“Liability” is a reflective ballad with singer-songwriter sensibilities written all over it. The lyrics are incredibly poetic and thoughtfully performed. Lorde focuses on her smokier lower register, accentuating the melodrama. The production work is conservative, led by piano sans percussion. Regardless, the overall result is nothing short of beautiful. Lyrically, Lorde sings about being too high maintenance and how it’s ruined her relationships. Ultimately, she knows what she wants, and she has herself. The vulnerability that she showcases here is exceptional.
With “Hard Feelings /Loveless,” Lorde drops the popular two-part song. “Hard Feelings” depicts the break-up essentially. The chorus is particularly stunning, thanks to the harmonized vocal treatment of the titular line. On the second part, “Loveless,” Lorde describes the perception of millennial love as dysfunctional:
“We’re L.O.V.E.L.E.S.S. / Generation / All f*ckin’ with our lover’s head / Generation.”
“Sober II (Melodrama)”
“Sober II (Melodrama)” contrasts the original drastically, bringing in dramatic strings to capture the aftermath of the fun. Naturally, the melodrama is heightened here. Lorde even says so:
“We told you this was melodrama / (Oh, how fast the evening passes / Cleaning up the champagne glasses).”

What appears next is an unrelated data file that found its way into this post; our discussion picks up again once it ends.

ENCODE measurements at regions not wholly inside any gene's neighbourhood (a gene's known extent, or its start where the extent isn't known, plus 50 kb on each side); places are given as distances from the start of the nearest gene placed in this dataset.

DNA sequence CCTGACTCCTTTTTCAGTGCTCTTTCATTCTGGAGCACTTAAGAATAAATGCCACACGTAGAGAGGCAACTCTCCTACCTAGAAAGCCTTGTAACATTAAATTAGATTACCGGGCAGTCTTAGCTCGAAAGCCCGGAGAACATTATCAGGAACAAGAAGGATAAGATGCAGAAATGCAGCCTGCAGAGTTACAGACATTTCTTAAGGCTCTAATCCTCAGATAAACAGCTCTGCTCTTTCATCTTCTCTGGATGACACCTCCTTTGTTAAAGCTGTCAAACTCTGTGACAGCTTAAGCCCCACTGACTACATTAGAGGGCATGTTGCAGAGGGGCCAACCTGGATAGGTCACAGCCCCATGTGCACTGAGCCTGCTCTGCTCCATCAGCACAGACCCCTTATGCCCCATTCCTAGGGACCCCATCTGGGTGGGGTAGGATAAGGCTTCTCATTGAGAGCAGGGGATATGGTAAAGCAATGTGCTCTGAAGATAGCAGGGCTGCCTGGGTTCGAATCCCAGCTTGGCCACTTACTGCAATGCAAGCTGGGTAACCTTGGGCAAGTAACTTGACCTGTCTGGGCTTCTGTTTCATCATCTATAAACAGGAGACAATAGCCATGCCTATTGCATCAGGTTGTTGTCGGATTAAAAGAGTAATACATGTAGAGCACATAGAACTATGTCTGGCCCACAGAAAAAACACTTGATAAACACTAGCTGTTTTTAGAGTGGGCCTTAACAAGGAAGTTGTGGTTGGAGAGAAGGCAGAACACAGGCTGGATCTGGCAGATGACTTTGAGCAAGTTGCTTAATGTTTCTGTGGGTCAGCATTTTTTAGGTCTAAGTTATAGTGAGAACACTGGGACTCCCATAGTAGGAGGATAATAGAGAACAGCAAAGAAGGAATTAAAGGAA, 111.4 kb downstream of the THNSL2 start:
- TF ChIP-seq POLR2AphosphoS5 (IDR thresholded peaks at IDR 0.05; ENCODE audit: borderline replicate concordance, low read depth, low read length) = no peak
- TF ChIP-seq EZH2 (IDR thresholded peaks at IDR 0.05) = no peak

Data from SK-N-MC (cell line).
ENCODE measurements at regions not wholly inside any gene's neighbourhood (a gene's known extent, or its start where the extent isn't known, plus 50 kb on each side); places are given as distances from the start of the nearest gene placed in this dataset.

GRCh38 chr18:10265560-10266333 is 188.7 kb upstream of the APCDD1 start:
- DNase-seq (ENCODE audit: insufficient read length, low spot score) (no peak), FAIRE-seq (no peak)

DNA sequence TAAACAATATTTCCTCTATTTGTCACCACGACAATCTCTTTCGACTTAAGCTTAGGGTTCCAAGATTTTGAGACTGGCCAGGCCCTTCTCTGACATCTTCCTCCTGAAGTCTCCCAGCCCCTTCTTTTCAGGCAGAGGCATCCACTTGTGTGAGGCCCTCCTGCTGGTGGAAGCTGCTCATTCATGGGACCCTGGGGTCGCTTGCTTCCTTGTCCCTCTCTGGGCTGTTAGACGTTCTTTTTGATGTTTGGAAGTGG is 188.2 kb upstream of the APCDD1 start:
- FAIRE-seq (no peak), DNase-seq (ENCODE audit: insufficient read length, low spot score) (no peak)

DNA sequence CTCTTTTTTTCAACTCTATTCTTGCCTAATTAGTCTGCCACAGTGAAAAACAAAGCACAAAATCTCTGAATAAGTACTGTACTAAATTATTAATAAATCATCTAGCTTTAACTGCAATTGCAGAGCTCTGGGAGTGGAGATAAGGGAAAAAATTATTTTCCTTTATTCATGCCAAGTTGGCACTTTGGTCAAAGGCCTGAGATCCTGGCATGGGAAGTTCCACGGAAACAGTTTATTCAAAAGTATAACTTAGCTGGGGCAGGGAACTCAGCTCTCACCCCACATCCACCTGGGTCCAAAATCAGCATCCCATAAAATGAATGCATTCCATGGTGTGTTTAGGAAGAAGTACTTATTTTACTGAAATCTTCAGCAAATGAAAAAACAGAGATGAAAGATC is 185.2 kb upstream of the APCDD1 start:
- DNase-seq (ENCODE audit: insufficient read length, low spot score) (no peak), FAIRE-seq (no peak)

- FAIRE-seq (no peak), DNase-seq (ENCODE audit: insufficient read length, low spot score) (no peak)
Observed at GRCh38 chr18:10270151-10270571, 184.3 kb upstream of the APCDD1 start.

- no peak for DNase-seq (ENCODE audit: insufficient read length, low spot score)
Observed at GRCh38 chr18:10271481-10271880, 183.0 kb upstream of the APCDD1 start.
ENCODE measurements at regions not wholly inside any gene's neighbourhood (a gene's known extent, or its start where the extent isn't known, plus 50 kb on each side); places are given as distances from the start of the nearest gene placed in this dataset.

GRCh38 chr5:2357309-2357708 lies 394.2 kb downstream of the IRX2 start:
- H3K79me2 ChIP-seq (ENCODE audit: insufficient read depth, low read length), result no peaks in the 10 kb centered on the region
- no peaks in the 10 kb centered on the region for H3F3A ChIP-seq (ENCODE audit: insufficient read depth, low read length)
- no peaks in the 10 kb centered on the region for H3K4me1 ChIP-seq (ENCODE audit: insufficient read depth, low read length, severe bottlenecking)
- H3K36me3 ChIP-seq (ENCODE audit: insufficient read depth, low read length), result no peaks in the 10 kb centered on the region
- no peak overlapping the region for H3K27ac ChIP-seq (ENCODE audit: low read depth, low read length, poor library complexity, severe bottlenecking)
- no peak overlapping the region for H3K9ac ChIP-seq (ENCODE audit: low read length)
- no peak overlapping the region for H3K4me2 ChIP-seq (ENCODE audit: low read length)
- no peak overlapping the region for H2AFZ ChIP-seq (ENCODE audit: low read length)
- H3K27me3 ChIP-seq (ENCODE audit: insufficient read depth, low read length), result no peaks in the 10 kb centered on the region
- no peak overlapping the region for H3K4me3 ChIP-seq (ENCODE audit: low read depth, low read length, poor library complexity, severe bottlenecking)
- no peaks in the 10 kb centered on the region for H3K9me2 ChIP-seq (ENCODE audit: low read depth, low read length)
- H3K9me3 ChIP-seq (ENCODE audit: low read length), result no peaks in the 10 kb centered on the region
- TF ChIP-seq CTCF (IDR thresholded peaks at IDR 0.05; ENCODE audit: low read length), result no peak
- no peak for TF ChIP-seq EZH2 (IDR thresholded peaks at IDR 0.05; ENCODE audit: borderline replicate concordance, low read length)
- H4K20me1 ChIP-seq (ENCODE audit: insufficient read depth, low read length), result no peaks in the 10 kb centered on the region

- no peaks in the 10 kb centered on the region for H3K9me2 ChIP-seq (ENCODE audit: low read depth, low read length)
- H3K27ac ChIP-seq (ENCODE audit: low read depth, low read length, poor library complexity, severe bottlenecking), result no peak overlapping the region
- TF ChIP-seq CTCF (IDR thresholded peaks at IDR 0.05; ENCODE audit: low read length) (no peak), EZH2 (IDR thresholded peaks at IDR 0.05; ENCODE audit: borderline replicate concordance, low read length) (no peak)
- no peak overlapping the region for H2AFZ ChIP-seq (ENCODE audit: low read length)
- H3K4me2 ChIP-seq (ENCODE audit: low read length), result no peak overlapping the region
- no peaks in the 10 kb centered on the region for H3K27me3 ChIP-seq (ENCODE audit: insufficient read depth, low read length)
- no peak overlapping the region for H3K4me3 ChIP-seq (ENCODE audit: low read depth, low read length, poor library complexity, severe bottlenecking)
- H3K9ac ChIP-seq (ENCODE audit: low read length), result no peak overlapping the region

Ballad “Writer in the Dark” is definitely directed at an ex. From the jump, Lorde has mixed feelings. She’s clearly upset the relationship is over but intends to move on.
“I am my mother’s child, I’ll love you ‘til my breathing stops / I’ll love you ‘til you call the cops on me / But in our darkest hours, I stumbled on a secret power / I’ll find a way to be without you, babe.”
“Supercut” smartly increases the tempo, returning the element of groove (and fun) back to Melodrama. Lorde continues to relive the wild relationship through a supercut. What exactly is a supercut? Understanding the definition adds more meaning to the song. A supercut is a compilation of a large number of video clips, typically showing examples of a repeated or clichéd action or phrase in films or broadcasts. Essentially, the relationship seems to be overvalued – shallower and less glamorous than it is viewed from the participants’ perspective.
“Liability (Reprise)” continues the melodrama. At this point, it seems that the switch has clicked on for Lorde. On “Supercut,” she still seemed to value the relationship, even though it wasn’t particularly deep. Here, she finally comes to the realization that he’s not all that. She begins as the liability, but she shifts the characterization to him.
“Perfect Places” concludes Melodrama superbly. It opens with a sense of mysteriousness initially, best explained by its suspect, party vibe. This sentiment comes through loud and clear during the first verse. The second verse confirms the carefree, unapologetic party vibes, in a sexually-charged manner. Spare production work on the verses allows for her voice to shine. A grand chorus is bright and energetic, featuring a sound vocal mix.
All in all, Lorde returns in a big way with Melodrama. After a four-year hiatus, the alternative-pop artist returns soundly, delivering one of the most intriguing albums of 2017 without question. Another pro about this particular project is that she successfully executes the concept, something that is incredibly tough to accomplish with conceptual albums. Melodrama, hence, is a gem.
Gems: “Green Light,” “Sober,” “Homemade Dynamite,” “Liability” & “Perfect Places”